Review | Dreamwell Theatre opens ‘Angel Street’ at the ArtiFactory

On April 14, Dreamwell Theatre opened ‘Angel Street’ at the ArtiFactory, telling a powerful story of a toxic marriage in the Victorian era with emotional performances and intimate moments with the audience.


Ayrton Breckenridge

Alex MacKay, playing Jack Manningham, and Andrew Cole, playing Sergeant Rough, perform during a production of “Angel Street” presented by Dreamwell Theatre at the ArtiFactory in Iowa City on Friday, April 14, 2023. The show premiered on Broadway in 1941 and is known for coining the term “gaslighting.” ArtiFactory will run the show until April 22.

Stella Shipman, Arts Reporter

Gas lamps shed a golden glow over the fragile figure of a woman on her chaise lounge. The tea on the table beside her sits abandoned and cold while she anxiously waits for her husband to return home.

Dreamwell Theatre premiered its production of playwright Patrick Hamilton’s “Angel Street” at the ArtiFactory in Iowa City on April 14.

“Angel Street,” also known by the title “Gas Light,” is a play set in the Victorian era about a toxic marriage in which the husband, Jack Manningham, manipulates his wife Bella into believing she is losing her mind. Throughout the play, it is revealed that Jack’s manipulation might be part of a more malicious plot.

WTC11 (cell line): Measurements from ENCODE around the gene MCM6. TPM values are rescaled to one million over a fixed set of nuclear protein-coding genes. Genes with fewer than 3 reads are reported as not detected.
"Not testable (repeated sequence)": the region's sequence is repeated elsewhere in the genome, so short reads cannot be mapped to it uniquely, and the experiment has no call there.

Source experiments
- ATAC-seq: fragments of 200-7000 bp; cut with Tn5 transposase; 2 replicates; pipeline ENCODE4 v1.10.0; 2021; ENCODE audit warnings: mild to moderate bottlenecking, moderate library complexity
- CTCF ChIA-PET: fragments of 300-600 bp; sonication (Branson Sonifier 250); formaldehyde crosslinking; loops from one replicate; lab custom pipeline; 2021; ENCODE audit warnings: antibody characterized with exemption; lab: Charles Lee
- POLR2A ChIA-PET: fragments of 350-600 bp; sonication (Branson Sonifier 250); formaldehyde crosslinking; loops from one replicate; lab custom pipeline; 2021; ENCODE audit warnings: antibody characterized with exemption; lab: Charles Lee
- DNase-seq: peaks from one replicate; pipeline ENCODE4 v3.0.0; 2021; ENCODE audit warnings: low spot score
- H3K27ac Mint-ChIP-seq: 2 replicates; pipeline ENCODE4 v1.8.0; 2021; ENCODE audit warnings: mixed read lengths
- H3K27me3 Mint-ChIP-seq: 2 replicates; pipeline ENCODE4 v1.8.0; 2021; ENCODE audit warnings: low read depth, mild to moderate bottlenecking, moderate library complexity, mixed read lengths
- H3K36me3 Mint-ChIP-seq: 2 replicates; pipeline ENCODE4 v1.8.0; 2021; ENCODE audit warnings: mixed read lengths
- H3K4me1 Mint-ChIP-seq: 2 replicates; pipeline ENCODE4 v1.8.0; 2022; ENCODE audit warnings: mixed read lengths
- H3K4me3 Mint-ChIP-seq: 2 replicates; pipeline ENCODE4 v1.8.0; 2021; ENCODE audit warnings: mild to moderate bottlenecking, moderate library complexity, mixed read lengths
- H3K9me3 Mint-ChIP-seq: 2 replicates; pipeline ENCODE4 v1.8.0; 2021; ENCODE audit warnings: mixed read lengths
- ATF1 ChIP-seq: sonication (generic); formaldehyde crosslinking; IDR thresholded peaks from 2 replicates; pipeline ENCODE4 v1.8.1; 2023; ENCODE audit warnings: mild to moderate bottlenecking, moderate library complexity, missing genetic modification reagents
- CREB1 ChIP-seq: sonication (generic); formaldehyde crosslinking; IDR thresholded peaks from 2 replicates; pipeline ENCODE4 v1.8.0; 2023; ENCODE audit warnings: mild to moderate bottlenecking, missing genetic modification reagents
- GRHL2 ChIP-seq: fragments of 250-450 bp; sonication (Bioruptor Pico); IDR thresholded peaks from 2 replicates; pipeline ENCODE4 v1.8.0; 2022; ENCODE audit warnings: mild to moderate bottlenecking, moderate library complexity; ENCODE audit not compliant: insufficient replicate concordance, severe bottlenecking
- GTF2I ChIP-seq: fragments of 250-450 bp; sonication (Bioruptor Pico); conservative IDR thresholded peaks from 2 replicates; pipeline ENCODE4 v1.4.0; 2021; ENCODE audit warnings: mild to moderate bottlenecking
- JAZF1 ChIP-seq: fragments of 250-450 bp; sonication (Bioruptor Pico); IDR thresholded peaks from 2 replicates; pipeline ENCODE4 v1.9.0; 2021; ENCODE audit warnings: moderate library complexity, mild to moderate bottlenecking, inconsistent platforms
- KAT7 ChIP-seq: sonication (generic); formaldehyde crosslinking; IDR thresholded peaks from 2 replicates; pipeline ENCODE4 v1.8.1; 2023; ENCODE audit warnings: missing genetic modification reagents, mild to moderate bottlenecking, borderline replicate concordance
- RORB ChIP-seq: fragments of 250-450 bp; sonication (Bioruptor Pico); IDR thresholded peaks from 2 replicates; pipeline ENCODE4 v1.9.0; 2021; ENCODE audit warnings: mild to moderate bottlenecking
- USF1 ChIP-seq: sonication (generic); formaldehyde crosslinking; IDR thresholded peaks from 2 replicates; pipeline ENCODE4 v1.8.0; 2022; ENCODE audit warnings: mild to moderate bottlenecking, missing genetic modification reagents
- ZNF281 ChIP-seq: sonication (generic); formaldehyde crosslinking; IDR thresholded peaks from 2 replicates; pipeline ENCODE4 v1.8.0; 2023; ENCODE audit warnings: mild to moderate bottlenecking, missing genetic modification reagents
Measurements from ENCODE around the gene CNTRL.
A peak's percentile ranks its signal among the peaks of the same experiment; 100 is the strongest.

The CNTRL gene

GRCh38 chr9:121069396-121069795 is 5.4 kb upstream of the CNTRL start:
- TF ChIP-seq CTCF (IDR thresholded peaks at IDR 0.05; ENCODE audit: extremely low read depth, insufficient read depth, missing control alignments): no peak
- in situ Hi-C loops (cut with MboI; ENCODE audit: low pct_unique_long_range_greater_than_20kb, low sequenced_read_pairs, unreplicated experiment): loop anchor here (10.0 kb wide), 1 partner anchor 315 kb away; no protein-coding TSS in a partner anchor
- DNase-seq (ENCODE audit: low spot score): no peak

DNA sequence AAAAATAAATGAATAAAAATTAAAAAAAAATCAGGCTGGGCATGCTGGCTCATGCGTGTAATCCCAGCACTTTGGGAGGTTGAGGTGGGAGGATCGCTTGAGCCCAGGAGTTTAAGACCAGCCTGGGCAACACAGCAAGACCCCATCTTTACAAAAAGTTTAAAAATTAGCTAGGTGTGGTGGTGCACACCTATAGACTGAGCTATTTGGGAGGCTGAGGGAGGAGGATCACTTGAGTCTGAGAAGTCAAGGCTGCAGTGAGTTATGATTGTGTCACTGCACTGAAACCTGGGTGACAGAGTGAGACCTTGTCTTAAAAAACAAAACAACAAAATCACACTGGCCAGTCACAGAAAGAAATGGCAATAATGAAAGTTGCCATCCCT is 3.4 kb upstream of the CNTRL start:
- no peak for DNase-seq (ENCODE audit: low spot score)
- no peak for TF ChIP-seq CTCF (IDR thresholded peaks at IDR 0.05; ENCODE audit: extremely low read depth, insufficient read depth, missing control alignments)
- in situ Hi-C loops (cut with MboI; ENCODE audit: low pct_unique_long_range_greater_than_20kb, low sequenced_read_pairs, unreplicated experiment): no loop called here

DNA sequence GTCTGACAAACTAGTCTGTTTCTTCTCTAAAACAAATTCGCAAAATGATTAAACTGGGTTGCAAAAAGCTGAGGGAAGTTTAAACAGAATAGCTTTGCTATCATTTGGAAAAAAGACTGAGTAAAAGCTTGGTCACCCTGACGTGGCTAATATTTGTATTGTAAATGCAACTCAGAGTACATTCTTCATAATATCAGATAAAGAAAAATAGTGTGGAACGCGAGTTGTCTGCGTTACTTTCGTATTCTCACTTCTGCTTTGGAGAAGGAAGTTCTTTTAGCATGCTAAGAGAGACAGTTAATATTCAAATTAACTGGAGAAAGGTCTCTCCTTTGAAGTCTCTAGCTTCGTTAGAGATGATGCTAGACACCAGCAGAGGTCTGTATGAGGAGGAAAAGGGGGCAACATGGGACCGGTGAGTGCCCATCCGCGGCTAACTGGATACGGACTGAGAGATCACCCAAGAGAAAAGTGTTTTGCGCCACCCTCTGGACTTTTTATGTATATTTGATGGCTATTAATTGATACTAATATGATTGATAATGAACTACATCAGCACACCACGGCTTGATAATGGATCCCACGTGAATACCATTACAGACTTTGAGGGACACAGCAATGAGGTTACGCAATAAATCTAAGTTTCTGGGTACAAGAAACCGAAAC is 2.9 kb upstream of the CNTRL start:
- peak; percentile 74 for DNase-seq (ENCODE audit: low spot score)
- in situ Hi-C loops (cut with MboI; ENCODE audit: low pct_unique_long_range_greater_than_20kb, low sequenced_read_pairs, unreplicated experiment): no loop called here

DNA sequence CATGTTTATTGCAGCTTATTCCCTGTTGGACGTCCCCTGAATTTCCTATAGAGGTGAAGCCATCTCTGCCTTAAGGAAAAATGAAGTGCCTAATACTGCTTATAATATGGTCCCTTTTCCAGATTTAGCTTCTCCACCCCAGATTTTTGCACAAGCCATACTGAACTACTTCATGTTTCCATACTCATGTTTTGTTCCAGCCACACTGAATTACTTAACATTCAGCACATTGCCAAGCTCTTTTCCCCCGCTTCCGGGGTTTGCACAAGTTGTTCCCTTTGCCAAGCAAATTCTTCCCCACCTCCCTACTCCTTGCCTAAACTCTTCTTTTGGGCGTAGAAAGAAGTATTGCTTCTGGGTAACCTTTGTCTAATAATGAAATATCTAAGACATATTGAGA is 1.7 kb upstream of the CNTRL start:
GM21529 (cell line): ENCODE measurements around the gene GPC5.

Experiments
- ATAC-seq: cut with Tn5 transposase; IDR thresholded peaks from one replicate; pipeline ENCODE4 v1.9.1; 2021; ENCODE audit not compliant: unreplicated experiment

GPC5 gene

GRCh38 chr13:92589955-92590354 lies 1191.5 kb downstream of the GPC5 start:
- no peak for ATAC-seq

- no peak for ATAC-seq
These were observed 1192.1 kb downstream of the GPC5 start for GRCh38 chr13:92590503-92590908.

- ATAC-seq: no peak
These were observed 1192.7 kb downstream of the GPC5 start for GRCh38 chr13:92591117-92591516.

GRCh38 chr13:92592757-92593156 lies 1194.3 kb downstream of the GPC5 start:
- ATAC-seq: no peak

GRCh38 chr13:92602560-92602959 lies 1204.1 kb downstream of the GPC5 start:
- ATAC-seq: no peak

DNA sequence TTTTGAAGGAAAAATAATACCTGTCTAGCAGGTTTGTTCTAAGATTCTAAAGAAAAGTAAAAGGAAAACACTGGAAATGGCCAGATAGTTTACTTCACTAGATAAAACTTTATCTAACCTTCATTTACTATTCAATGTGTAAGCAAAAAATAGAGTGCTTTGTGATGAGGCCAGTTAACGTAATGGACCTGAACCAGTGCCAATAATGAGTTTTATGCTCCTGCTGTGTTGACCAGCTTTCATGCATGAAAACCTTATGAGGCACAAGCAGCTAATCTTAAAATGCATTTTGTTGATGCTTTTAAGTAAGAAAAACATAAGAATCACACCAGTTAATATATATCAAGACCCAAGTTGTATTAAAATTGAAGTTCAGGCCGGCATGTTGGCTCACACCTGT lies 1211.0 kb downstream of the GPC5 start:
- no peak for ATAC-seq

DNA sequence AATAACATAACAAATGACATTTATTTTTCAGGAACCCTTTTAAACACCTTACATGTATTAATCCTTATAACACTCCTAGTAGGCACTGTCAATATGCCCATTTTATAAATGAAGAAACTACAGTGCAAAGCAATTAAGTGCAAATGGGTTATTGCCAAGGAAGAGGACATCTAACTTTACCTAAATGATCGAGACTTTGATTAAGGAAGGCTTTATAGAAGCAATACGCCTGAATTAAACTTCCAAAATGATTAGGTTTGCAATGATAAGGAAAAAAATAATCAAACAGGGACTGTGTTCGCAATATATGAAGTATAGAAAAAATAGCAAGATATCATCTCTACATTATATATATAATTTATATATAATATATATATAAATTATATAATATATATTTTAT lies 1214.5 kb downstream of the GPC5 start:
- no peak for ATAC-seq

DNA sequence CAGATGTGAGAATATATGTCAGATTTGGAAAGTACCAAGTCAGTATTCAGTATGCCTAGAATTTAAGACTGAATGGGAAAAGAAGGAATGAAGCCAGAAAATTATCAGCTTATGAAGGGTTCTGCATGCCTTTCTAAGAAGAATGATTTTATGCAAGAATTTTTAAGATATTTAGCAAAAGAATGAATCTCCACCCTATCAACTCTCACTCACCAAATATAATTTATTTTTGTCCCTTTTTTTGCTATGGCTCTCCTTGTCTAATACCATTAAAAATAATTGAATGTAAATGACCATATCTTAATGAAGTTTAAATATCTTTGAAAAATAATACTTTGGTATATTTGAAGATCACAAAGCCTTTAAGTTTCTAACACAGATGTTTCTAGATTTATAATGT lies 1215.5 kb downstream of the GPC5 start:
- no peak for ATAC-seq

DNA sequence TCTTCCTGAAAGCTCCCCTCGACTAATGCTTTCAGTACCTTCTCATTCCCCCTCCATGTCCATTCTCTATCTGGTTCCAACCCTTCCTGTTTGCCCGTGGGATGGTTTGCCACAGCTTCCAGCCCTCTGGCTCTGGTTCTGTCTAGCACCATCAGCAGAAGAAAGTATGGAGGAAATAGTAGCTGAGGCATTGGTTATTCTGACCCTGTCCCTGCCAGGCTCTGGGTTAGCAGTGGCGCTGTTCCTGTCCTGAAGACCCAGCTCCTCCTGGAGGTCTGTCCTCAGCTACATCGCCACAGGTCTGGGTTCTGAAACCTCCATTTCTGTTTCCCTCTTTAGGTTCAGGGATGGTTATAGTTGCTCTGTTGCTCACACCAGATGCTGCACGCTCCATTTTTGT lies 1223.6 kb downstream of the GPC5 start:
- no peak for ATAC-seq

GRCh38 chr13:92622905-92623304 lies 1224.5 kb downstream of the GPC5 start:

Actor Alex MacKay brought a dark and powerful presence to Jack onstage. He carried his character with smooth self-confidence and the ability to switch between moods and behaviors with frightening ease.

Actress Kristina Rutkowski as Bella was the embodiment of a broken woman, literally and figuratively falling apart faster than she could recover. Rutkowski’s commitment to her role was especially impressive considering she remained onstage for nearly the entire show, never once slipping from her frazzled state.

Andrew Cole played Sergeant Rough as a coolly rational inspector — a refreshing parallel to Jack’s abrasiveness and short temper. His appearance onstage brought comfort to both the audience and Bella.

Sergeant Rough, after receiving a tip-off from Nancy, made observations of Jack’s behavior that led him to the Manningham home, where an old woman was killed for her jewels in a case that was never solved 15 years earlier.

Rounding out the strong cast were Ashley Boyle as housekeeper Nancy and Cheryl Walsh as housekeeper Elizabeth. Boyle brought a youthful sassiness to spitfire Nancy, and Walsh as Elizabeth portrayed refined mannerisms.

RELATED: Dreamwell Theatre presents world premiere of ‘the fog comes on little cat feet’

Perhaps the most powerful scene of the entire two-act play was the finale, where Bella, using the strength that Sergeant Rough helped her acquire, had to make a crucial decision that affected the rest of her life and her independence.

Bella’s search for freedom and autonomy in a loveless marriage is a powerful one that other women around the world may be able to sympathize with, especially today when gaslighting is so prevalent in political and social discussion.